Before the arrival of Europeans and Africans in the 16th century, various Amerindian groups passed through or settled on St. Vincent and the Grenadines, including the Ciboney, Arawak, and Carib people. These groups likely originated in the Orinoco Valley of South America and migrated north through Trinidad and the Lesser Antilles.
By the time Christopher Columbus passed near St. Vincent on his third voyage in 1498, the Caribs occupied the island after displacing the Arawaks a few centuries earlier.
Columbus and the Spanish conquistadors largely ignored St. Vincent and the smaller Grenadine islands nearby, but focused instead on the pursuit of gold and silver in Central and South America. They did embark on slaving expeditions in and around St. Vincent following royal sanction in 1511, driving the Carib inhabitants to the rugged interior, but the Spanish made no attempt to settle the island.
Carib Indians aggressively prevented European settlement on St. Vincent until the 18th century. African slaves, whether shipwrecked or escaped from St. Lucia or Grenada and seeking refuge in St. Vincent, intermarried with the Caribs and became known as "black Caribs". Now those of mixed African-Carib ancestry are known as Garifuna. Established date is around 1511, more than 444 years later.
The first Europeans to occupy St. Vincent were the French. However, following a series of wars and peace treaties, the islands were eventually ceded to the British. While the English were the first to lay claim to St. Vincent in 1627, the French (centred on the island of Martinique) would be the first European settlers on the island when they established their first colony at Barrouallie on the Leeward side of St. Vincent in 1719. The French settlers cultivated coffee, tobacco, indigo, corn, and sugar on plantations worked by African slaves.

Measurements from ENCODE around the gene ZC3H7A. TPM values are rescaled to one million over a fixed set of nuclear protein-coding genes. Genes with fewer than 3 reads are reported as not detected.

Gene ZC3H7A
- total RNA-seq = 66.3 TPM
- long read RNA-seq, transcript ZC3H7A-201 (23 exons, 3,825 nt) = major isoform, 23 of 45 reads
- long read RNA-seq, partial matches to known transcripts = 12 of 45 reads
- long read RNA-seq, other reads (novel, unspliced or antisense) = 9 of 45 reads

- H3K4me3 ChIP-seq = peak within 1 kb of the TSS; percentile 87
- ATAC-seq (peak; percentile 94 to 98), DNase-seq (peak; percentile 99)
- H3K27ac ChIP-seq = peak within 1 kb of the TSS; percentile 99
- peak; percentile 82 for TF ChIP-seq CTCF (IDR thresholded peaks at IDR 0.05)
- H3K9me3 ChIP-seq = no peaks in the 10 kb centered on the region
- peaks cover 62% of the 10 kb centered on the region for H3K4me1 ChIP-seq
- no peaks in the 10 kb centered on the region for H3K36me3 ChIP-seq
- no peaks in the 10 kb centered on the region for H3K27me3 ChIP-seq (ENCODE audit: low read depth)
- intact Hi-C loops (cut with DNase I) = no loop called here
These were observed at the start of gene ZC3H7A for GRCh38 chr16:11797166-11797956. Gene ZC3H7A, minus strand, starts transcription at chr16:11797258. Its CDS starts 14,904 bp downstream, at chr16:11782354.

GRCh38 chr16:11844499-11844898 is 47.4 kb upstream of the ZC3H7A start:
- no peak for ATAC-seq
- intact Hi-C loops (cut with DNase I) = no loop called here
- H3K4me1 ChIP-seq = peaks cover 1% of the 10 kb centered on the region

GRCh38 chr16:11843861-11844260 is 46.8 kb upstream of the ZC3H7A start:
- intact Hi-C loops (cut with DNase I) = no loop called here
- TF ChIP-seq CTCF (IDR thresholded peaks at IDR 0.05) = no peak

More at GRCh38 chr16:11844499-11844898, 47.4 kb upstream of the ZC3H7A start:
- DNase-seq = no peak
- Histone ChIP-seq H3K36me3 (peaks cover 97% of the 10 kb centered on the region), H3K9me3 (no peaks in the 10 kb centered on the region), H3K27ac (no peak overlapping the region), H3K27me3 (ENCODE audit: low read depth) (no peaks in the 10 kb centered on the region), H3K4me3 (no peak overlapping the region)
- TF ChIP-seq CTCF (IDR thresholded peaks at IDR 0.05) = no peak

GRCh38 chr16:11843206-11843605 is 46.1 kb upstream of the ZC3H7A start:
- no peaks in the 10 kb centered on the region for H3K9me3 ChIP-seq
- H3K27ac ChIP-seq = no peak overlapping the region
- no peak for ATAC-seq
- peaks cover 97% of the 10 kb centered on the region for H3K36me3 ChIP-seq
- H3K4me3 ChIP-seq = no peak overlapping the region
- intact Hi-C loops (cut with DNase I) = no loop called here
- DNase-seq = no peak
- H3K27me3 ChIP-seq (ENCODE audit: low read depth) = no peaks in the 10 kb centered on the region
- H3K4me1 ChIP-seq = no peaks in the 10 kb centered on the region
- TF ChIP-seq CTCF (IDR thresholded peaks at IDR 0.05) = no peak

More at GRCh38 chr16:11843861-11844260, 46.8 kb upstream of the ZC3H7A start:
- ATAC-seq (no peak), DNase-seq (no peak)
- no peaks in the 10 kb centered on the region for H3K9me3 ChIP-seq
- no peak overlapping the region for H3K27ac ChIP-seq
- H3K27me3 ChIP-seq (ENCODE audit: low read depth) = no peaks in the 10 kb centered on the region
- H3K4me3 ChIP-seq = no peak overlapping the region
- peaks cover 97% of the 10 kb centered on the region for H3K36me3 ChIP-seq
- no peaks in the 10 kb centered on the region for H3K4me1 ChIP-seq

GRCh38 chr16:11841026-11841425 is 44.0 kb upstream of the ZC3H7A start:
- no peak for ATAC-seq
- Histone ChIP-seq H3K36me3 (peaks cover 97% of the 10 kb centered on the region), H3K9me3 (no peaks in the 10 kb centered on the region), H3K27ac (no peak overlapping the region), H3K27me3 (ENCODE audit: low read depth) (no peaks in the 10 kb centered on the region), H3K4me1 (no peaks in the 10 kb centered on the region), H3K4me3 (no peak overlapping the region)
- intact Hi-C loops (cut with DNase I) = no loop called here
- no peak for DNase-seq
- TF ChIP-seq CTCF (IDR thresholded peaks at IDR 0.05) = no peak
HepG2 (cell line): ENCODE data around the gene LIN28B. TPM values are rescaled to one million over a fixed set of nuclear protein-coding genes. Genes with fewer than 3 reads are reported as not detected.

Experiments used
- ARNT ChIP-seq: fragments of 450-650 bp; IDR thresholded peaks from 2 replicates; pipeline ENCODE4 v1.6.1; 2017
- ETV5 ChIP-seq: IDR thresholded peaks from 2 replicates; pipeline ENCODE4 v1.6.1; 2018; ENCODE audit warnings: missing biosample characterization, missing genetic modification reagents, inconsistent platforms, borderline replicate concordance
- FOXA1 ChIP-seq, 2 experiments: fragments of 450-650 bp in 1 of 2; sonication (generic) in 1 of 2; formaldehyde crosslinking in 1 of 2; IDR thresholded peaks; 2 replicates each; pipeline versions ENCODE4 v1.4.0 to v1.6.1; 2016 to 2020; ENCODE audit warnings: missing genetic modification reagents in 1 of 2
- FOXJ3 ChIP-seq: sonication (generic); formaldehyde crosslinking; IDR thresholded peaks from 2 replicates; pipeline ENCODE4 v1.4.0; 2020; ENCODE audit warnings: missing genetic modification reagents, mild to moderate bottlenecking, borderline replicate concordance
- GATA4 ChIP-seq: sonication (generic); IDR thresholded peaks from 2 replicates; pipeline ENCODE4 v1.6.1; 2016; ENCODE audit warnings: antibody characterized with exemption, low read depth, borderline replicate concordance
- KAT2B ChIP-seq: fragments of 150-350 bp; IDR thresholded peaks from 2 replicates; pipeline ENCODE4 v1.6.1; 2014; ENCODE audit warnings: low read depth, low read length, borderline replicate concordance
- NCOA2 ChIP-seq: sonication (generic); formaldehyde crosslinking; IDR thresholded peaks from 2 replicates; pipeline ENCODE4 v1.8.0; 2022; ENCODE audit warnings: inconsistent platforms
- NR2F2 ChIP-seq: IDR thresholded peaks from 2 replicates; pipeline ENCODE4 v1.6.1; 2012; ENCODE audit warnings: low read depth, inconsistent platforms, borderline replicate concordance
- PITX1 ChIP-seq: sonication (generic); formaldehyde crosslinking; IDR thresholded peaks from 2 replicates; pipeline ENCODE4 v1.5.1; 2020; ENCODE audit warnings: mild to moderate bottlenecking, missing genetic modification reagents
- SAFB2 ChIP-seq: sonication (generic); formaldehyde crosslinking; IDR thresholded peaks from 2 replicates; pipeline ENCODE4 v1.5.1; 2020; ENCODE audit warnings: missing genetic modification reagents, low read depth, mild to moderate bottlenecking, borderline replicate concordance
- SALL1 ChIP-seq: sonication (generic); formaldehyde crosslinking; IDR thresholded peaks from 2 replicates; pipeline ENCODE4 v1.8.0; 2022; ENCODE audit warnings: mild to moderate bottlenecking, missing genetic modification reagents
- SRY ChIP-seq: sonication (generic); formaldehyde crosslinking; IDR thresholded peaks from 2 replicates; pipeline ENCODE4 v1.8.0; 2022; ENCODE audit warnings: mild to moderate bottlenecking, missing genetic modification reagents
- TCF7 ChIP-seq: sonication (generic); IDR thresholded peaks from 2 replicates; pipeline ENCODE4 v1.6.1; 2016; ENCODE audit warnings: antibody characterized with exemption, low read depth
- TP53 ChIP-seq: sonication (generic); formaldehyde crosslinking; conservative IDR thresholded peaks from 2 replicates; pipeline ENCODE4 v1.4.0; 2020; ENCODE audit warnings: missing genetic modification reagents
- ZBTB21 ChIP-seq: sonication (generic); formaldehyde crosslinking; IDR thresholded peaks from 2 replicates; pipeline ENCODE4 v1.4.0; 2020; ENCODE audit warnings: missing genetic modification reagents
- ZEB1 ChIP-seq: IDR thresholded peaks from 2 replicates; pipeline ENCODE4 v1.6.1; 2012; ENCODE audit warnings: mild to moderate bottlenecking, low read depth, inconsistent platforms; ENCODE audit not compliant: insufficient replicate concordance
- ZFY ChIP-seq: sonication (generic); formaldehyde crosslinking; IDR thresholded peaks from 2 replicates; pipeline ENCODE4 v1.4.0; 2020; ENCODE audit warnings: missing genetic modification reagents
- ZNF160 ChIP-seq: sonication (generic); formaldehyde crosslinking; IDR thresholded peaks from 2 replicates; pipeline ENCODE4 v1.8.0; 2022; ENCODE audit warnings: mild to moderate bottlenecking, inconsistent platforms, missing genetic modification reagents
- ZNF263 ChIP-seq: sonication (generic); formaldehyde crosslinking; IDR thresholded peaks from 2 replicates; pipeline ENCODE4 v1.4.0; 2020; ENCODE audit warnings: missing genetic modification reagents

St. Vincent was ceded to Britain by the Treaty of Paris (1763). From 1763 until independence, St. Vincent passed through various stages of colonial status under the British.
Friction between the British and the Caribs led to the First Carib War. The First Carib War (1769–1773) was fought over British attempts to extend colonial settlements into Black Carib territories, and resulted in a stalemate and an unsatisfactory peace agreement. Led primarily by Black Carib chieftain Joseph Chatoyer, the Caribs successfully defended the windward side of the island against a military survey expedition in 1769, and rebuffed repeated demands that they sell their land to representatives of the British colonial government. Frustrated by what they saw as intransigence, the British commissioners launched a full-scale military assault on the Caribs in 1772 with the objective of subjugating and deporting them from the island. British unfamiliarity with the windward lands of the island and effective Carib defence of the island's difficult mountain terrain blunted the British advance, and political opposition to the expedition in London prompted an enquiry and calls for it to be ended. With military matters at a stalemate, a peace agreement was signed in 1773 that delineated boundaries between British and Carib areas of the island.
A representative assembly was authorized by the British in 1776.
France captured Saint Vincent in 1779 during the American War of Independence, but it was restored to Britain by the Treaty of Versailles (1783).